re thinkinginformally.We found what wecalled the Law of Small Numbers, aterm we coined in 1971 to describehow people exaggerate the degree to which the probability distributionin a small group will closely resem-ble the probability distribution inthe overall population. And we alsofound that people, experienced stat-isticians, do not apply rules thatthey 
re aware of in guessing theprobability of statistical outcomes.
So even “good” statisticianscan be “bad” statisticians.
s right. Whenthey 
re not computing seriously inSystem 2 mode, they rely on theirintuitions for the kind of simpleproblems we gave them. We werehoping that, where things really mattered, they would replace theirintuitions with computations. Yet what was striking to us was thateven people who should know bet-ter were making those mistakes.
What’s Risky
Has your perception of risk andthe meaning of risk evolved orchanged since you began doing thiswork?
The perception of and reaction to risk previously hadbeen seen as emotional.
Not just seen as emotional;
as emotional.
 Yes, exactly right.Our innovation was that we identi-fied some categories of risk that were the result of certain cognitiveillusions. That was a novelty andthat got people excited. But it
s only part of the picture. There is an alter-native way of looking at this that isbecoming much more fashionable.There
s a paper that I really like alot. The title of it says the wholestory:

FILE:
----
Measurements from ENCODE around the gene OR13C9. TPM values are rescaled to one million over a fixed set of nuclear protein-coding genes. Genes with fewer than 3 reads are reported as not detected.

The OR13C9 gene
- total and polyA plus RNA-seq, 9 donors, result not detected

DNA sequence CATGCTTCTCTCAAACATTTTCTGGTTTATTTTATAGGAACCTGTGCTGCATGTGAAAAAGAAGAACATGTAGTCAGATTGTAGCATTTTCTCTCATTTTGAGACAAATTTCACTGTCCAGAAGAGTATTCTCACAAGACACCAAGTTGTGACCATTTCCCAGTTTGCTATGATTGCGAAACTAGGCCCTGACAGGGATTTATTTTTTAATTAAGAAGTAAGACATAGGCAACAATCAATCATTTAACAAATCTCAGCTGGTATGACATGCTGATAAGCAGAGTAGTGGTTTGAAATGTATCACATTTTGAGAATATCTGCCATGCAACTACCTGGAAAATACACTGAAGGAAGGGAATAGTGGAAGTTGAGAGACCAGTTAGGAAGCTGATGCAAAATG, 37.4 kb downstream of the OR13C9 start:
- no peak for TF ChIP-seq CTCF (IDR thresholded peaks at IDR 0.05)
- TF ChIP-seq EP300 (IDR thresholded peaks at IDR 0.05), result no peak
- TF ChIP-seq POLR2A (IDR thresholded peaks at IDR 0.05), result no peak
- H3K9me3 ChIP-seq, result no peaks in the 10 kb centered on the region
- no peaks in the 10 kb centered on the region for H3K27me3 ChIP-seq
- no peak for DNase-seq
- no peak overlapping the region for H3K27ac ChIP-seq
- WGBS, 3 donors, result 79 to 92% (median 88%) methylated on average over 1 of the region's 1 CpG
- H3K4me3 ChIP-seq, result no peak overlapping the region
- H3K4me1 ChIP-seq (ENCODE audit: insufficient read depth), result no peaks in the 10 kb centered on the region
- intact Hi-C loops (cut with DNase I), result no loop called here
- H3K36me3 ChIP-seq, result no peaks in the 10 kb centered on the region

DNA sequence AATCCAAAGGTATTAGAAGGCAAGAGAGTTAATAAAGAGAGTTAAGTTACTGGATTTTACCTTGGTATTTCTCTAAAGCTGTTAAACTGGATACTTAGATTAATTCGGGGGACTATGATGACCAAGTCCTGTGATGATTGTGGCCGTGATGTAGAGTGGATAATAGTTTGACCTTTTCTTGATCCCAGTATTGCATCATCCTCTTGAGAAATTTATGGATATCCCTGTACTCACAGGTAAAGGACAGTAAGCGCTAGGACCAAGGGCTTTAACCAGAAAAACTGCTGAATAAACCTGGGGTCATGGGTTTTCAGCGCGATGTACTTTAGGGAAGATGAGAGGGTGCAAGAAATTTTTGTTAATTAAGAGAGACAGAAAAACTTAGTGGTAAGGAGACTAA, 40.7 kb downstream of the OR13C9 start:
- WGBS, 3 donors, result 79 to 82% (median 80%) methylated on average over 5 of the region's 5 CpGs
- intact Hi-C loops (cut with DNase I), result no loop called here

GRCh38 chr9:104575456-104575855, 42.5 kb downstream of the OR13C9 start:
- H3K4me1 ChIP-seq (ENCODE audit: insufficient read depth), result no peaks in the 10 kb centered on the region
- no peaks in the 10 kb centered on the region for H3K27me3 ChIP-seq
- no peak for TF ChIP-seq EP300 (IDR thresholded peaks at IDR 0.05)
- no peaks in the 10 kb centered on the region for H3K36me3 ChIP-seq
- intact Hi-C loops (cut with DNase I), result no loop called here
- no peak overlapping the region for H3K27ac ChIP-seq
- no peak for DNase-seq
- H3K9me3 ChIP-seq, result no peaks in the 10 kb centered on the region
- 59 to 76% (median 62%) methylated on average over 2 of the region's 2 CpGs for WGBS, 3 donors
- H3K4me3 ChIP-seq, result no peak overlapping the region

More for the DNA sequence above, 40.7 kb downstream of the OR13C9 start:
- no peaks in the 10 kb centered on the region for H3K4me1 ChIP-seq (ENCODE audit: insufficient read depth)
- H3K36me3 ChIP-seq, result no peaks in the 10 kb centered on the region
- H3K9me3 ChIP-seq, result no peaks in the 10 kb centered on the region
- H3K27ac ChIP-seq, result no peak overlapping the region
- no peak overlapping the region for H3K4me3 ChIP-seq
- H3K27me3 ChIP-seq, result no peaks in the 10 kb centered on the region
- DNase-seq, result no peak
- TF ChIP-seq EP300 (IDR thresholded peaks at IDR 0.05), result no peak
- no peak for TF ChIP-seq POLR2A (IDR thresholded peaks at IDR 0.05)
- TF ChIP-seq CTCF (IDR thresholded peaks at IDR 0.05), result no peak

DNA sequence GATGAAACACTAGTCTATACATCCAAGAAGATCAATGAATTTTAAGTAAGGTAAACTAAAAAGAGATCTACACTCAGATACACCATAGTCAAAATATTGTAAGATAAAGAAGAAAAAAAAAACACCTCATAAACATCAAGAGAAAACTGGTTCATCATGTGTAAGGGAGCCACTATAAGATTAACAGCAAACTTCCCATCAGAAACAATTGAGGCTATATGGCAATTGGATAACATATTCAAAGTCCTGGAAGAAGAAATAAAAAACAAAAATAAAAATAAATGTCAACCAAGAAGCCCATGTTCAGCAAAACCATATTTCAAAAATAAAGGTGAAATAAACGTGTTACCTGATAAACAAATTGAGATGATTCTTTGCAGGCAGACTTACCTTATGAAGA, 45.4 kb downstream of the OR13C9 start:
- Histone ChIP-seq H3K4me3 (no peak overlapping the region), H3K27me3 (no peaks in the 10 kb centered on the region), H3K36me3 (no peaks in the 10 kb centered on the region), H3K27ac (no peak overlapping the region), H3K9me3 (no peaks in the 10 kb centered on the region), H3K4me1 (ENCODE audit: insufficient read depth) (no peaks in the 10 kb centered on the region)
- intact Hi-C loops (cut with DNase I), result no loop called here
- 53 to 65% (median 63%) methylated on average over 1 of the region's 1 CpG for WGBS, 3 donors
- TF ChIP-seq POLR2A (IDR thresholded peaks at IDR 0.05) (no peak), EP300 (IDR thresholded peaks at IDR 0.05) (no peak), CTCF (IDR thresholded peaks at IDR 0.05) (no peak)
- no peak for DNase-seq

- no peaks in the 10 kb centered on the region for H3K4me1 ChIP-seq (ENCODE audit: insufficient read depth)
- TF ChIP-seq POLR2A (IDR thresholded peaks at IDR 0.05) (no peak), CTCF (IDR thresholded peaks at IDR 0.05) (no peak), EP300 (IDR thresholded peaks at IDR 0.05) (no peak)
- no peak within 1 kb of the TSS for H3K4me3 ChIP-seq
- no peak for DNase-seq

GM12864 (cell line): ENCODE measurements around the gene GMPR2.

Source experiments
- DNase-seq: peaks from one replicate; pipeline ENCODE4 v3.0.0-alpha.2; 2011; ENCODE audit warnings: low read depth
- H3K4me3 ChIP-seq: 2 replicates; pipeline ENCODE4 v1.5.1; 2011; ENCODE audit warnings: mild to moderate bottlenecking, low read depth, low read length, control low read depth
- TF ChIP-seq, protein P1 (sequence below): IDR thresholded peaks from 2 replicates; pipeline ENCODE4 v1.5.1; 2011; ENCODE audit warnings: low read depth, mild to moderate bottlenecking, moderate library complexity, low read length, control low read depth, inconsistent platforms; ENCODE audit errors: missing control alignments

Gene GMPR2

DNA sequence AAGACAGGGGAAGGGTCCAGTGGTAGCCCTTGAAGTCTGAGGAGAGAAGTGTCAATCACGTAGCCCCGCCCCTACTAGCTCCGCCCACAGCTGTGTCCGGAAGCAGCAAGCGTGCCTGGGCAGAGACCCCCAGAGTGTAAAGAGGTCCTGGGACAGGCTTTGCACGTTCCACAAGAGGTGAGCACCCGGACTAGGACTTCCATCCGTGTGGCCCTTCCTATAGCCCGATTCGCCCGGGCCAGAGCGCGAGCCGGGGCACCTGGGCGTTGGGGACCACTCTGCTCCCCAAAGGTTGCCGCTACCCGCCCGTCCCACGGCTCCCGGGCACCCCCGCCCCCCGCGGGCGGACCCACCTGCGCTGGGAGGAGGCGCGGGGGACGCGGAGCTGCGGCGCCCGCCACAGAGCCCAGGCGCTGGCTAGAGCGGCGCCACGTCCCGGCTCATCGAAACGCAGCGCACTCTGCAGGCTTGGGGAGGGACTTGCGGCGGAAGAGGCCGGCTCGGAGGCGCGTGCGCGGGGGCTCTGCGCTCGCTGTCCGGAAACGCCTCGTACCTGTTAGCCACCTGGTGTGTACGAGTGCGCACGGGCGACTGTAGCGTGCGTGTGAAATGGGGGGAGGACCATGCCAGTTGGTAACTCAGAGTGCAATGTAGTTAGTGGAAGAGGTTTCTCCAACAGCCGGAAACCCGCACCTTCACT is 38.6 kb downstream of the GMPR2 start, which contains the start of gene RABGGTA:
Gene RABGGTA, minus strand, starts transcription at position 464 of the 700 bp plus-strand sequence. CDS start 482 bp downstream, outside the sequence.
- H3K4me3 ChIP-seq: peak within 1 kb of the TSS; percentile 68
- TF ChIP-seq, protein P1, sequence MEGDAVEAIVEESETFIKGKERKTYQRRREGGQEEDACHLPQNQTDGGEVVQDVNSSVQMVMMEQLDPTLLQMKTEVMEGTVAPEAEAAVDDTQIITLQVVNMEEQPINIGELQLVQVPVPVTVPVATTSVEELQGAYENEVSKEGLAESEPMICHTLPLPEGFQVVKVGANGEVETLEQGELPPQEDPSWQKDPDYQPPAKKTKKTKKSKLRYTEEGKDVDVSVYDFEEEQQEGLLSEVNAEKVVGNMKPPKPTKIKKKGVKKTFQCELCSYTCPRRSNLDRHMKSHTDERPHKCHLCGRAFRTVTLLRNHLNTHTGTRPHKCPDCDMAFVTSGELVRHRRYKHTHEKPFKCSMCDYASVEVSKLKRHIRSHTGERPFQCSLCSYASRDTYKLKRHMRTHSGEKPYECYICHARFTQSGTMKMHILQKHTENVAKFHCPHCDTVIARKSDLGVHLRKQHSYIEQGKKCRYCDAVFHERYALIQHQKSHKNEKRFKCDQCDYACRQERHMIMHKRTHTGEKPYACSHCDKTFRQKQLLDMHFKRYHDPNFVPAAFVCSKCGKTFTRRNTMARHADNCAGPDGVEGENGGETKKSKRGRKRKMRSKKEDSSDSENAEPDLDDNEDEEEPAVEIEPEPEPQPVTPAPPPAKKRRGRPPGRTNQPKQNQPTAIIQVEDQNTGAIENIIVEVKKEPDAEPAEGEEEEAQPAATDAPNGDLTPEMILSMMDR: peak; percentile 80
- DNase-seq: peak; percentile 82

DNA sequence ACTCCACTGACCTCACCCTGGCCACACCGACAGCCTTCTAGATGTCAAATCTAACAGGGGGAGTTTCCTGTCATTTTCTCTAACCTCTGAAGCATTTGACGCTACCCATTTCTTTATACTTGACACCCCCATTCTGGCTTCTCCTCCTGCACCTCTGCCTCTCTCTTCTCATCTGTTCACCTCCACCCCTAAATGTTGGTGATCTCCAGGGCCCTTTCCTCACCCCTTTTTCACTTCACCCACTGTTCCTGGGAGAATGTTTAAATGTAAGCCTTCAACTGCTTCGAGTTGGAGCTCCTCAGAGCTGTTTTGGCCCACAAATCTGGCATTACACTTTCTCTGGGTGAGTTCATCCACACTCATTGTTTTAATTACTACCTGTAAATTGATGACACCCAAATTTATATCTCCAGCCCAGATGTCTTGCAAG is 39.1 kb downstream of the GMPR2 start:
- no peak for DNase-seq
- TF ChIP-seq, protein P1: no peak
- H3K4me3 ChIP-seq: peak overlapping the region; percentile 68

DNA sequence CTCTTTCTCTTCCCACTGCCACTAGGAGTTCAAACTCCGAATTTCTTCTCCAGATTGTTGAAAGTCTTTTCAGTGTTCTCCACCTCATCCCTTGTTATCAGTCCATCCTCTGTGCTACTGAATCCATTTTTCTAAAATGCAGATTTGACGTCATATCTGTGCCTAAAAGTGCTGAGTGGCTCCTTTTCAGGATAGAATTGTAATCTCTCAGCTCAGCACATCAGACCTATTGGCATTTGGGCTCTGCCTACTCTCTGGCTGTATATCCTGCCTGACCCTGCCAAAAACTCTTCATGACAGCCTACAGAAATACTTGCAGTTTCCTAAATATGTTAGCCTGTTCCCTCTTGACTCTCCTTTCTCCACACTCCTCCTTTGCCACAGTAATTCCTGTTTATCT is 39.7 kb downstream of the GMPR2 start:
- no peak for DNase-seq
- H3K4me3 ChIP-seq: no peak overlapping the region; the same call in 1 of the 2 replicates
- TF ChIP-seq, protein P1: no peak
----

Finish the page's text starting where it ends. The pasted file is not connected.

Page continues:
Risk as Feeling.
The idea isthat the first thing that happens toyou is you
re afraid, and from yourfear you feel risk. So the view of risk is becoming less cognitive.
So it’s not that generalizedemotion influences decision making.It’s that one emotion — fear — dis-torts the perception of risk and intro-duceserror into decision making.
 What actually hap-pens with fear is that probability doesn
t matter very much. That is,once I have raised the possibility that something terrible can happento your child, even though the possi-bilityis remote, you may find it very difficult to think of anything else.
It’s like a Lorenzian imprintingof goslings: The phenomenon of fearimprints on a decision maker.
Emotion becomesdominant. And emotion is domi-nated primarily by the possibility, by  what
happen, and not somuch by the probability. The moreemotional the event is, the less sen-sible people are. So there is a big gap.
You’re saying that the shadowcast by a worst case overwhelmsprobabilistic assessment?
 We say that peoplehave overweighted the low probabil-ity. But the prospect of the worstcase has so much more emotional
behind it.
So even experts make cogni-tive mistakes. But experts and exec-utives in organizations don’t makedecisions in isolation. They makedecisions in meetings and commit-tees and groups. Do we have thecounterpart of System 1 and System2 thinking in groups as well as indi-viduals?
 We know a lot aboutthe conditions under which groups